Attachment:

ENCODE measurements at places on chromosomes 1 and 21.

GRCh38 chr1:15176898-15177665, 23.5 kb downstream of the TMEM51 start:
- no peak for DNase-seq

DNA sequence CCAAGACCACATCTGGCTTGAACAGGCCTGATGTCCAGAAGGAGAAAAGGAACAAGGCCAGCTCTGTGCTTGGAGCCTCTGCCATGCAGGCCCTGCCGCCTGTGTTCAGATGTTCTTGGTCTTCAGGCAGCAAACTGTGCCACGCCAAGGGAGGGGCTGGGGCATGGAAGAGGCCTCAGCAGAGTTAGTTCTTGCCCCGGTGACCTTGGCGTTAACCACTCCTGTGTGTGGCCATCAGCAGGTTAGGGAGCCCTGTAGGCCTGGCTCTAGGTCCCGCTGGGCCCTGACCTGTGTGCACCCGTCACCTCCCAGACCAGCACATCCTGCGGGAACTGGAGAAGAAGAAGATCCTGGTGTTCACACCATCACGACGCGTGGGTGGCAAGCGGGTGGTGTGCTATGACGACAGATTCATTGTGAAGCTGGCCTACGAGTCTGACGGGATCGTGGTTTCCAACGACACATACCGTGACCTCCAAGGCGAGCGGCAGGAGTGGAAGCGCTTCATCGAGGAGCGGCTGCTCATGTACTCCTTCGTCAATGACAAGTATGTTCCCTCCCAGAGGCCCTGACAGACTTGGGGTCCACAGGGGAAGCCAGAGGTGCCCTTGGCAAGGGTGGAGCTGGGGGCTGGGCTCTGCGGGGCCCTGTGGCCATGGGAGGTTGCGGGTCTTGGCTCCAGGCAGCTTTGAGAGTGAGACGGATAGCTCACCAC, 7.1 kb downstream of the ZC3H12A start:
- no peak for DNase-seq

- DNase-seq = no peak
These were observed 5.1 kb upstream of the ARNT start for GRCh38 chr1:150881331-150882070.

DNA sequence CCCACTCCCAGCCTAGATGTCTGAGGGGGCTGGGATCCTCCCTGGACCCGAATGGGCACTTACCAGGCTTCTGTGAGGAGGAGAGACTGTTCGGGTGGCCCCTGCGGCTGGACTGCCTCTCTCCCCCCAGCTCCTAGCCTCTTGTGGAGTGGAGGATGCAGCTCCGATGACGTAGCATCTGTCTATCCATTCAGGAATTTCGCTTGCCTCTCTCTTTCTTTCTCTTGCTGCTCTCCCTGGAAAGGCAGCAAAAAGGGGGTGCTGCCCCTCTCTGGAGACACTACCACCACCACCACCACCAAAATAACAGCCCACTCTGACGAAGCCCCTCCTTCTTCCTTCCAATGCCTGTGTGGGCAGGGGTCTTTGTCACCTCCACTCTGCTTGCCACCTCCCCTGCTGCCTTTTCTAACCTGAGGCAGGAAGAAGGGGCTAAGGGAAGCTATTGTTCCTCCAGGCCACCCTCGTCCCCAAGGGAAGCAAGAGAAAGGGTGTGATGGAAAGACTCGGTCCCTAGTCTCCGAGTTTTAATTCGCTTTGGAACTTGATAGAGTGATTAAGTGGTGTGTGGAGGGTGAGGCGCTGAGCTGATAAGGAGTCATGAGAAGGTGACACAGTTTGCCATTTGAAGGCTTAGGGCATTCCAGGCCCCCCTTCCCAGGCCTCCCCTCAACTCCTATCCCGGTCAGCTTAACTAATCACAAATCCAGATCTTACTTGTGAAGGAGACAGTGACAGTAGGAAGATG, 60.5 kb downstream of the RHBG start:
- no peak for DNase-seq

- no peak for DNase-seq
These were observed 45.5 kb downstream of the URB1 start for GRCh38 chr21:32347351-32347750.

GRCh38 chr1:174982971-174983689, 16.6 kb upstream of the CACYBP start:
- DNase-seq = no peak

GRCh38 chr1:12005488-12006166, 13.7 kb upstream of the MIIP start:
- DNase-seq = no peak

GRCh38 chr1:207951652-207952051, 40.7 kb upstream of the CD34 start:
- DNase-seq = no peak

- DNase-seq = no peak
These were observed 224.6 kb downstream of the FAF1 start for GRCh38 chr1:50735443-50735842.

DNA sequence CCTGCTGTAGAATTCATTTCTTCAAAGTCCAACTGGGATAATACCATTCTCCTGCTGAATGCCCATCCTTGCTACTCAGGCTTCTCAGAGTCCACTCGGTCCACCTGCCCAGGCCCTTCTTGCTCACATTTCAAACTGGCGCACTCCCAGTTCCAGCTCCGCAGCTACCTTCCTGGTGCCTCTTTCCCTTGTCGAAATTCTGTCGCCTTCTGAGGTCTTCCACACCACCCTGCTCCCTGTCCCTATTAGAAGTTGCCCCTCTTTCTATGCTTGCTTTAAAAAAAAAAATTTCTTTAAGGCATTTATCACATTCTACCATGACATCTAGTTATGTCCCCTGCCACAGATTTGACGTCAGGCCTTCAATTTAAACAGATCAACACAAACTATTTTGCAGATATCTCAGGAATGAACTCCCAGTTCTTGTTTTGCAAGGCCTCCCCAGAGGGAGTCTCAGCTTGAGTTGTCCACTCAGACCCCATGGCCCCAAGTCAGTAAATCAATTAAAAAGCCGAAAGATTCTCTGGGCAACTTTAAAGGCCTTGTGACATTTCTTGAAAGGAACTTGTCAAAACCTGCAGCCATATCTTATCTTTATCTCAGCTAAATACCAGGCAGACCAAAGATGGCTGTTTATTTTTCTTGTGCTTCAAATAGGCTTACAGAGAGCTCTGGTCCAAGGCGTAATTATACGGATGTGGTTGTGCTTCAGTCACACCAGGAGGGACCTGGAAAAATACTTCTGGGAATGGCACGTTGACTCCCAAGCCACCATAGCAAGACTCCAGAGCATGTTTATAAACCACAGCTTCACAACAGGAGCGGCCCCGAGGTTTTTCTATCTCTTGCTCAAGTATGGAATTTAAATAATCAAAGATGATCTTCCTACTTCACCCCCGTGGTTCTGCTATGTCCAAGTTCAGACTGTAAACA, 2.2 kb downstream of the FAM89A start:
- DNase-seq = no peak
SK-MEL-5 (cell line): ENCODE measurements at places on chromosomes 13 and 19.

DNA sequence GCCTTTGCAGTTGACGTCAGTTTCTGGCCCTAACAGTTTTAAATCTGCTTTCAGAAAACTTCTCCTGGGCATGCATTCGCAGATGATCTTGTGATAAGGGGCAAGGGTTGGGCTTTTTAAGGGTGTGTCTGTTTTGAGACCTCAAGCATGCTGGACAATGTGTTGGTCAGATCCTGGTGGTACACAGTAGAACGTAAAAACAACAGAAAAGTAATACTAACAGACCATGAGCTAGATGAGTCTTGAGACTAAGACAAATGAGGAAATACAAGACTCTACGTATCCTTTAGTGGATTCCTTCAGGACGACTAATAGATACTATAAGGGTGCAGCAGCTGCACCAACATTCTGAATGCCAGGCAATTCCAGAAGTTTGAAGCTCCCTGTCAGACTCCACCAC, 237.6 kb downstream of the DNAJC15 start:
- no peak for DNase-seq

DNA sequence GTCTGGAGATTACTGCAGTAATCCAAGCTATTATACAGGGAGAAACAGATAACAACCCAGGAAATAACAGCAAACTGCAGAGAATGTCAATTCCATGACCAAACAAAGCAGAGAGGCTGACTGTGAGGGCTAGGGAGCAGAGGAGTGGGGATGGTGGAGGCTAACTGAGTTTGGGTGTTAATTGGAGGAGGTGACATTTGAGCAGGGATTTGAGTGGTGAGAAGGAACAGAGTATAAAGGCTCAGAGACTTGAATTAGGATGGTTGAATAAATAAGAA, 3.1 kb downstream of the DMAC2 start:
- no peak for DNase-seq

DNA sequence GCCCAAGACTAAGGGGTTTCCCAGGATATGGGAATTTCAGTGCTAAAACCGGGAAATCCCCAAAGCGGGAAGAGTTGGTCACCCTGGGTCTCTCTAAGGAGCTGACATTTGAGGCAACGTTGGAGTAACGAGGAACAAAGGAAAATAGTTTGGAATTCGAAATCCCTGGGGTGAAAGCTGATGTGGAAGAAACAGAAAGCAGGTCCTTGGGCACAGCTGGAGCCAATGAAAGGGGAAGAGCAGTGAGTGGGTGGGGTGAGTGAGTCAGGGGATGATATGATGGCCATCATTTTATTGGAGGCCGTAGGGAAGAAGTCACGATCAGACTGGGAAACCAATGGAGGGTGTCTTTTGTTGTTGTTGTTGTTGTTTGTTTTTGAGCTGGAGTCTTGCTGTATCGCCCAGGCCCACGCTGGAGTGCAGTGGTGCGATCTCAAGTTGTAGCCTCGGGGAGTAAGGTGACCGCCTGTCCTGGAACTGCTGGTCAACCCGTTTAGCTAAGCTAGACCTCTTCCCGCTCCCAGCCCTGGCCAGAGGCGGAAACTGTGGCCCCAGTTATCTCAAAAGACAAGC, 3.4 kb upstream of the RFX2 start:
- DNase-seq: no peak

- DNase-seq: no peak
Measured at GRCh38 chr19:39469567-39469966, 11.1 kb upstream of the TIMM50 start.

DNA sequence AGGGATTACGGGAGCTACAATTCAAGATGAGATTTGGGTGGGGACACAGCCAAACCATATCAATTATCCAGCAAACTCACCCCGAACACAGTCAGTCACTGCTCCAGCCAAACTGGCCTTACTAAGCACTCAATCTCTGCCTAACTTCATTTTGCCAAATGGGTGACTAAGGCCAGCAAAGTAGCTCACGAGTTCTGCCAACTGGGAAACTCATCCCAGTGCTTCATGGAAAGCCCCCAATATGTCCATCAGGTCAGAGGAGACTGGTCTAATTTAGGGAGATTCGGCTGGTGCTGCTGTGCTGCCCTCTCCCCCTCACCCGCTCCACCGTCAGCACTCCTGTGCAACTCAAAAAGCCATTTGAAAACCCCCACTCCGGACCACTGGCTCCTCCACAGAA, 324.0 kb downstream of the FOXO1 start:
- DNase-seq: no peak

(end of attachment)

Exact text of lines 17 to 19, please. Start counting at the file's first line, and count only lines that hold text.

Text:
- DNase-seq = no peak

- DNase-seq = no peak
These were observed 224.6 kb downstream of the FAF1 start for GRCh38 chr1:50735443-50735842.